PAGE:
Now add to this how PowerShell handles output of functions to facilitate pipeline: Collections are returned by passing one object from it after the other. In the case of your stack, this means the nested function call will return the stack in the top-to-down order one object after another. When the output is assigned to a stack-typed variable it will then add them in the same order, which means the first object out of the returned stack will be the first object put into the receiving stack.

    This causes the reordering you have observed.

    Cheers,
    Fred

    PS: In the second solution the stack is disolved into a regular array in the innermost nested call. When passing it down as an array it's an array-to-array storing each time, which does not have the Stack-behavior and thus maintains order.


    There's no place like 127.0.0.1

    • Proposed as answer by jrv Wednesday, July 27, 2016 2:14 PM
    • Marked as answer by DMoenks Thursday, July 28, 2016 6:56 AM
    Wednesday, July 27, 2016 1:13 PM

All replies

  • $stack.Push($string +$string) ????

    \_(ツ)_/


    • Edited by jrv Wednesday, July 27, 2016 12:52 PM
    Wednesday, July 27, 2016 12:51 PM
  • Hi Moenks,

    this is due to how Stacks work and the type of an already existing variable.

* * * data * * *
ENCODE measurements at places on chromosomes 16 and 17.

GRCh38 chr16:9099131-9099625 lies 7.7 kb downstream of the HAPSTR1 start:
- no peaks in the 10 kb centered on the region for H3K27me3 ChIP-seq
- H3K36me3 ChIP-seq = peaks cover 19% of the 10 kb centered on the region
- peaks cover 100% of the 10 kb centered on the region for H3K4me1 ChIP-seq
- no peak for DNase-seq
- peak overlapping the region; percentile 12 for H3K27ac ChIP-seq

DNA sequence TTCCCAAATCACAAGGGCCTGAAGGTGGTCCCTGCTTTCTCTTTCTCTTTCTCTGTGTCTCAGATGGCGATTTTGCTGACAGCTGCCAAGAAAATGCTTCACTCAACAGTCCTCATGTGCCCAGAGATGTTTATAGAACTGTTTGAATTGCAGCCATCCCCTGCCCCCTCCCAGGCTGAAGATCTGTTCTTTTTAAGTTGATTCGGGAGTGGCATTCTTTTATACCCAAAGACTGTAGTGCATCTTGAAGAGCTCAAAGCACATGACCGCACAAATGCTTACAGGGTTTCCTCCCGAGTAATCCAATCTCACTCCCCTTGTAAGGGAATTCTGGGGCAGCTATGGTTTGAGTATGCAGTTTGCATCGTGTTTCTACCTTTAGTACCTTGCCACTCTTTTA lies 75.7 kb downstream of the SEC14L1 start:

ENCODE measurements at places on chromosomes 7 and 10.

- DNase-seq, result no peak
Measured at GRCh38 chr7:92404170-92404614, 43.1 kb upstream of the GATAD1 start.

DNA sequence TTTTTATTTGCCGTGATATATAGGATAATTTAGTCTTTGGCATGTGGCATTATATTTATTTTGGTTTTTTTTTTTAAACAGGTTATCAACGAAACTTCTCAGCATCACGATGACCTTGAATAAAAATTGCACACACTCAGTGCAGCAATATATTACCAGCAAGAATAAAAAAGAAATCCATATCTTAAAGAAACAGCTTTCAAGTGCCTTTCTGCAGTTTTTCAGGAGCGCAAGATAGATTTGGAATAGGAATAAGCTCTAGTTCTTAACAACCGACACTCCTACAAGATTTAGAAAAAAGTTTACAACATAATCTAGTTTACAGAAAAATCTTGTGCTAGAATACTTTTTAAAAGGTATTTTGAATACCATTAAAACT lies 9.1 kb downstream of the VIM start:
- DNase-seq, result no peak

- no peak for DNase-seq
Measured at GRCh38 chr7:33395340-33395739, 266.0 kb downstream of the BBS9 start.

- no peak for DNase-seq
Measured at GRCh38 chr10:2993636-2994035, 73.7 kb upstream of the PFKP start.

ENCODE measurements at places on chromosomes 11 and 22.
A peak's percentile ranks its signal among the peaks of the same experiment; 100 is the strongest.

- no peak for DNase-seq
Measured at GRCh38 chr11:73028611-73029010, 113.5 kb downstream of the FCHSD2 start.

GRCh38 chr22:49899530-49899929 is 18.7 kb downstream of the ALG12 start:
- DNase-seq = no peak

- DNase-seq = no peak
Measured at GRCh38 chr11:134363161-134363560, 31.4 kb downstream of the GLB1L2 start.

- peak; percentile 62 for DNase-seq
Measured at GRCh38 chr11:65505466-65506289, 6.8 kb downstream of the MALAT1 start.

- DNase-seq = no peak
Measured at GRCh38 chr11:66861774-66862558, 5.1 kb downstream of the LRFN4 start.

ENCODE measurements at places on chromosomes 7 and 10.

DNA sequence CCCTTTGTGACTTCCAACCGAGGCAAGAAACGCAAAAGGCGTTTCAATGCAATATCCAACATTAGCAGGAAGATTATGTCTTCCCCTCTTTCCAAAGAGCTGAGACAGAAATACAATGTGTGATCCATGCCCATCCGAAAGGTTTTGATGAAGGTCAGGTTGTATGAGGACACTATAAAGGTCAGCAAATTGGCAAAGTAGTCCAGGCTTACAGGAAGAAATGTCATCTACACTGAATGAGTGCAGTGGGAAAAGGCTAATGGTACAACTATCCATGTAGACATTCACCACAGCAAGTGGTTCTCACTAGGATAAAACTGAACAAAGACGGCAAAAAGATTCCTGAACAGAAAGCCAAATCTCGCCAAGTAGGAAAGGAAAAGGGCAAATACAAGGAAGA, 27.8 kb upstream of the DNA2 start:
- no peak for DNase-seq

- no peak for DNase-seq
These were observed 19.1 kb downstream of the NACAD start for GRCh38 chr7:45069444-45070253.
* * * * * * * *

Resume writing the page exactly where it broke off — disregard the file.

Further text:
When you assign the output of the nested call of recurseStack to a new variable, it will store this as a generic System.Object[] array and put the content of the stack in the correct order into it.

    However, if the variable already had a previous type, it will try to fit the output of the function into the existing type (which in case of a properly typed generic stack collection will work.

    Now add to this how PowerShell handles output of functions to facilitate pipeline: Collections are returned by passing one object from it after the other. In the case of your stack, this means the nested function call will return the stack in the top-to-down order one object after another. When the output is assigned to a stack-typed variable it will then add them in the same order, which means the first object out of the returned stack will be the first object put into the receiving stack.

    This causes the reordering you have observed.

    Cheers,
    Fred

    PS: In the second solution the stack is disolved into a regular array in the innermost nested call. When passing it down as an array it's an array-to-array storing each time, which does not have the Stack-behavior and thus maintains order.


    There's no place like 127.0.0.1

    • Proposed as answer by jrv Wednesday, July 27, 2016 2:14 PM
    • Marked as answer by DMoenks Thursday, July 28, 2016 6:56 AM
    Wednesday, July 27, 2016 1:13 PM
  • Good explanation.  That is why I pointed out that the objects are being re-added repeatedly as a hint as to where to look.

    Fred went the extra 50 miles.


    \_(ツ)_/

    Wednesday, July 27, 2016 2:14 PM
  • $stack.Push($string +$string) ????

    \_(ツ)_/



    That was just to have the function do something simple and have a visual representation of the effect.
    My actual function is more complex and would have been to long for a forum post.
    Thursday, July 28, 2016 6:56 AM